The PDI transformation used to implement the mappers makes use of the above Knowledge Flow layout and looks like:


The "Add constants" step is used to produce a constant key value. This ensures that all models produced by the mappers go to the same reducer instance.

The transformation used to implement the reducer uses the new "Weka Model Aggregator" PDI step and looks like:


Finally, we have a PDI job that ties it all together using the "Pentaho MapReduce" job entry:


There are two paths that are executed in the job graph. The first (failure path) gets executed on the first iteration only. This path is triggered by the failure of the "Hadoop Copy Files" step to copy the aggregated model file from a "staging" directory to a "deploy" directory in HDFS. There is no aggregated model file for the first iteration of training so we don't want to use the distributed cache mechanism in this case (and, in fact, it packs a sad if you specify a non-existent file via the "mapred.cache.files" property). The second (non-failure path) is executed for subsequent iterations, and makes sure that the aggregated model file is pushed out to nodes via the distributed cache. The whole job is repeated for as many iterations as desired.

So, that's about it. It doesn't quite implement Algorithm 2 from the paper as the data is not randomly shuffled and that algorithm uses an overcomplete solution - if there are k nodes then typically more than 1/kth of the data is processed at each node (i.e sampling with replacement). In practical terms it means that more iterations (or more data) are needed via the parallel approach than the single-machine sequential approach to reach the same error. Whether the parallel approach saves time over sequential approach depends on the amount of data and time available to learn the model. We might be able to achieve five iterations over the data in the parallel approach vs. one in the sequential approach in the time available.

The Weka Model Aggregator PDI step is still under development. So far it can aggregate SGD and SGDText Weka models produced in multiple passes over the data via multiple map-reduce jobs. It can also handle any other Weka batch or incremental learner to produce a voted ensemble (via the Vote meta classifier) in a single pass/map-reduce job. The ability to aggregate multiple naive Bayes models into a single model in one pass has yet to be added.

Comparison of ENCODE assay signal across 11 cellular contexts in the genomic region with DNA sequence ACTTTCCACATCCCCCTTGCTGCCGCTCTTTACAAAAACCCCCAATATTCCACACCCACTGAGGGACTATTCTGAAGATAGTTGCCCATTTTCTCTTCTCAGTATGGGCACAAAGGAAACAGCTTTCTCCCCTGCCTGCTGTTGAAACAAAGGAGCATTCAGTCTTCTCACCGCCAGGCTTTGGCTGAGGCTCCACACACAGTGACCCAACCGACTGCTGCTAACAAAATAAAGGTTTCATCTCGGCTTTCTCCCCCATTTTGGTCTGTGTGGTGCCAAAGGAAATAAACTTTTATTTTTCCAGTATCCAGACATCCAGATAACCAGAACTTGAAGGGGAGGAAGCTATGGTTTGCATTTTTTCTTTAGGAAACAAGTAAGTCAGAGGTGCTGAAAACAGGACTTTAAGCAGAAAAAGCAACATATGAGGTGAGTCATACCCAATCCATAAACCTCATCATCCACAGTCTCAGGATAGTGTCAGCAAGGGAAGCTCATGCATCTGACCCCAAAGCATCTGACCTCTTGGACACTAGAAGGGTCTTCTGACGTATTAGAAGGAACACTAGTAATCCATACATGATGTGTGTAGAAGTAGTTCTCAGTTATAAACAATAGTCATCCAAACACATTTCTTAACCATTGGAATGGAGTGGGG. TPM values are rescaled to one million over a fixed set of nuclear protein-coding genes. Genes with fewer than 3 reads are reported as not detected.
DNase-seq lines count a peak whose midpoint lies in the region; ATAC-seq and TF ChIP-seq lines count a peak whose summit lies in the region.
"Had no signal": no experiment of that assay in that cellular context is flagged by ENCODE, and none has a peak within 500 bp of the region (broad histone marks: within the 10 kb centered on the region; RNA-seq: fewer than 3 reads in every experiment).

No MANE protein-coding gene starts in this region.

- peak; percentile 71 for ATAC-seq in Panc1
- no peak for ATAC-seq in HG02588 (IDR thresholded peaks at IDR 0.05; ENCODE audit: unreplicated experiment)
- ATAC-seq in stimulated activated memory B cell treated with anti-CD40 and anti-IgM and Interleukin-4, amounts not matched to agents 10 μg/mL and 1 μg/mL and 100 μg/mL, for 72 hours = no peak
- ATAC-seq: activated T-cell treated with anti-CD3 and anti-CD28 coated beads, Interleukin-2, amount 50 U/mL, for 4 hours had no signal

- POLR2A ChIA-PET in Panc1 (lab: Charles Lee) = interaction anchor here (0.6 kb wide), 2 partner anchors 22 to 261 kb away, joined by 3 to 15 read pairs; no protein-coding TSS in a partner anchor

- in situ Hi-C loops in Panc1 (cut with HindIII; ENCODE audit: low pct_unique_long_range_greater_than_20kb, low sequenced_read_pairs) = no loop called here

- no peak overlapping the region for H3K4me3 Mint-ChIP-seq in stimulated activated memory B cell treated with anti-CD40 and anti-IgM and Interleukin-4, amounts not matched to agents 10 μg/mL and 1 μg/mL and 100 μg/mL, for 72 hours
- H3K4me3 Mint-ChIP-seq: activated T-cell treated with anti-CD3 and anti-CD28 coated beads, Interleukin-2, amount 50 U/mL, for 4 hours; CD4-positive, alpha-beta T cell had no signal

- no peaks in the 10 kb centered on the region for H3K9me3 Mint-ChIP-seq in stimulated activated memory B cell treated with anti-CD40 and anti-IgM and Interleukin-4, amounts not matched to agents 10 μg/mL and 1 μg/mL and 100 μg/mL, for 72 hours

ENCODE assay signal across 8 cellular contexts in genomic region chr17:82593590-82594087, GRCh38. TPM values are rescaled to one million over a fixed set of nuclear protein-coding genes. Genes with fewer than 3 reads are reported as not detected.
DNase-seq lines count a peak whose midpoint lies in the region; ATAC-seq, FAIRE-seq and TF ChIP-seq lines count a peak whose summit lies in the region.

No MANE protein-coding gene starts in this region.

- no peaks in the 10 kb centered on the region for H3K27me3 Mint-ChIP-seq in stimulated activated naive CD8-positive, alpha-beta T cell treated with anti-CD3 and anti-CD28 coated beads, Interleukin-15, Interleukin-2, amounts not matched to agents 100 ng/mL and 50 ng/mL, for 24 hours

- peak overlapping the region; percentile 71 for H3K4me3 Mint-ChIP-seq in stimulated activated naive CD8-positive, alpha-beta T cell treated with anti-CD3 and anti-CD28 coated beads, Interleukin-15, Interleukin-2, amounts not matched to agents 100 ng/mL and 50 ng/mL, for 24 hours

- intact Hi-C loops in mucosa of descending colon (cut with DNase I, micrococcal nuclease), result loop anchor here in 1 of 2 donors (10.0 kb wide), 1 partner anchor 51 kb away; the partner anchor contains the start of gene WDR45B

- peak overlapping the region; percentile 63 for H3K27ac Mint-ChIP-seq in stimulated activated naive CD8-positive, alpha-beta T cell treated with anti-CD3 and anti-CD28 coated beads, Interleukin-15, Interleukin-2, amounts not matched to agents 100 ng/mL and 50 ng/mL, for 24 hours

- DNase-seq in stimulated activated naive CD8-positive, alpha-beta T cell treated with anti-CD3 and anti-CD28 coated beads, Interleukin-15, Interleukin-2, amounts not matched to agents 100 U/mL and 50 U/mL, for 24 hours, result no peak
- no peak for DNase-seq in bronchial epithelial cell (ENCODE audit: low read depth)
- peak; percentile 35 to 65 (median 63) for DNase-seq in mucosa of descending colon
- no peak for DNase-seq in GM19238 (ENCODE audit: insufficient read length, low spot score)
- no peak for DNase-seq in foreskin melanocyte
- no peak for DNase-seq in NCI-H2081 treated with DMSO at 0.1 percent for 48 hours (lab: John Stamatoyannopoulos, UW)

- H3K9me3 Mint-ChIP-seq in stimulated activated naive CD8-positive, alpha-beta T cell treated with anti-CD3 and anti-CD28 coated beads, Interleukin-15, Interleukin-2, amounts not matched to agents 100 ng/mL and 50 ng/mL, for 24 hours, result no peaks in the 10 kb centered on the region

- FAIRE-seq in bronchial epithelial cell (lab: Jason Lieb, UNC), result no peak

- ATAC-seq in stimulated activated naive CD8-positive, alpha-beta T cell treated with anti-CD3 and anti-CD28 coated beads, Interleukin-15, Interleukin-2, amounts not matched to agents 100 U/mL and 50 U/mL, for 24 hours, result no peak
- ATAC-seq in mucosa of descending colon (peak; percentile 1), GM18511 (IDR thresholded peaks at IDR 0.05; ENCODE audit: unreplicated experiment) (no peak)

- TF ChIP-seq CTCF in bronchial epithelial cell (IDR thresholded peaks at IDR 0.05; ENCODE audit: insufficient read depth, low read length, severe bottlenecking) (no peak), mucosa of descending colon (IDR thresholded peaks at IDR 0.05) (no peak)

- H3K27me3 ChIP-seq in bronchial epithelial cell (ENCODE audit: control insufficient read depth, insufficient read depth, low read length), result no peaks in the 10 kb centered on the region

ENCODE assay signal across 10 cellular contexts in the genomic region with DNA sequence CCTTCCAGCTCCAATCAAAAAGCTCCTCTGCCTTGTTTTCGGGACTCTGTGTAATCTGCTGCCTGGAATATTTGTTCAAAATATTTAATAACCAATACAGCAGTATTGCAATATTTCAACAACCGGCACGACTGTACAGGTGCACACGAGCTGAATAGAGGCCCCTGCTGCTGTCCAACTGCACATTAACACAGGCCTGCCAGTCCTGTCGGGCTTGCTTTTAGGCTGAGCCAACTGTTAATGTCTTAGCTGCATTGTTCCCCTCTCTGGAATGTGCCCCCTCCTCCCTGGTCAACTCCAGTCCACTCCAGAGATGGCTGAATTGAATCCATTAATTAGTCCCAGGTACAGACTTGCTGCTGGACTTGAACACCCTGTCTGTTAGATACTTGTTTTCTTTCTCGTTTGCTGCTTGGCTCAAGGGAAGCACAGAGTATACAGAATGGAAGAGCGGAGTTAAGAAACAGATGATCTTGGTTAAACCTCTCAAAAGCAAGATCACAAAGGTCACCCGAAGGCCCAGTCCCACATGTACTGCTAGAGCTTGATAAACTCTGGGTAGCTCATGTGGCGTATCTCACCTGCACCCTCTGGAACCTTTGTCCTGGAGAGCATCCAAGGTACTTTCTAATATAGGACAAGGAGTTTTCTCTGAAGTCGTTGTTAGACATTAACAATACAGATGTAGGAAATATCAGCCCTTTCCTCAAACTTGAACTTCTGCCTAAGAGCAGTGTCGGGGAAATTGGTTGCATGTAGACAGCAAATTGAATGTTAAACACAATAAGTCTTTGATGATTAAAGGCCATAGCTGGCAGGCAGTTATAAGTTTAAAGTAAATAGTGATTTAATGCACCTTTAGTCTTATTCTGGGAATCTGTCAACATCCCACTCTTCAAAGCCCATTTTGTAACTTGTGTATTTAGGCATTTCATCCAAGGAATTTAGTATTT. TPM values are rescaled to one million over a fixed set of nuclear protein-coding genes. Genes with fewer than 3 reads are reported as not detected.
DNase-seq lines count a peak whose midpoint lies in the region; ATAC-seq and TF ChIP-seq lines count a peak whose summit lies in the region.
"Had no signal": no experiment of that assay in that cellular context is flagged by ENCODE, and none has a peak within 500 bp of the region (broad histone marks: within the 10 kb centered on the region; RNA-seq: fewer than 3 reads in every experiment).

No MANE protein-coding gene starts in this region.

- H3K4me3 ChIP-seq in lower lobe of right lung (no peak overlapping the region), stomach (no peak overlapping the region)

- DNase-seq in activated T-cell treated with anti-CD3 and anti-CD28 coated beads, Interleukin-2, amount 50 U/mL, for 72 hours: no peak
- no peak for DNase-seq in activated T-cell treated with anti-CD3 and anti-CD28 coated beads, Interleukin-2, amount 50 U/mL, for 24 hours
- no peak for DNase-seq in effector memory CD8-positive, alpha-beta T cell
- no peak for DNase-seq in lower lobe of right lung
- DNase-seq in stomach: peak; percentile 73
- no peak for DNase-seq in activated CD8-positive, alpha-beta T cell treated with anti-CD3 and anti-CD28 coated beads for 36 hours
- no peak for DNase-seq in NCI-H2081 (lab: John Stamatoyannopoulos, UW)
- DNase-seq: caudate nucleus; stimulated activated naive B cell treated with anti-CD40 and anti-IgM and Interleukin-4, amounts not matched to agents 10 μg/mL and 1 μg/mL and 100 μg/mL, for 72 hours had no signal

References











Thursday, 5 July 2012

R Integration in Weka

These days it seems like every man and his proverbial dog is integrating the open-source R statistical language with his/her analytic tool. R users have long had access to Weka via the RWeka package, which allows R scripts to call out to Weka schemes and get the results back into R. Not to be left out in the cold, Weka now has a brand new package that brings the power of R into the Weka framework.

Weka

In this section I briefly cover what the new RPlugin package for Weka >= 3.7.6 offers. This package can be installed via Weka's built-in package manager.

Here is an list of the functionality implemented:

  • Execution of arbitrary R scripts in Weka's Knowledge Flow engine
  • Datasets into and out of the R environment
  • Textual results out of the R environment
  • Graphics out of R in png format for viewing inside of Weka and saving to files via the JavaGD graphics device for R
  • A perspective for the Knowledge Flow and a plugin tab for the Explorer that provides visualization of R graphics and an interactive R console
  • A wrapper classifier that invokes learning and prediction of R machine learning schemes via the MLR (Machine Learning in R) library

The following screenshot shows the execution of two separate R scripts in Weka's Knowledge Flow environment. This is accomplished by a new RScriptExecutor step for the Knowledge Flow.


The upper part of the flow loads a dataset in Weka's ARFF format and passes it to a RScriptExecutor step that first pushes the data into R as a data frame, and then learns an rpart decision tree in R. The tree, in text form, is then sent to a TextViewer component. The lower part of the flow uses a second RScriptExecutor step to load the iris data (inside of the R environment) and then create a scatter plot matrix using the "pairs" function. It also exports the iris data from R into Weka's internal "Instances" format and sends this to a second TextViewer. The scatter plot matrix produced by the R script is exported as a png and sent to an ImageSaver step. The GUI dialog for the RScriptExecutor showing the R script producing these results is shown at the bottom of the screenshot.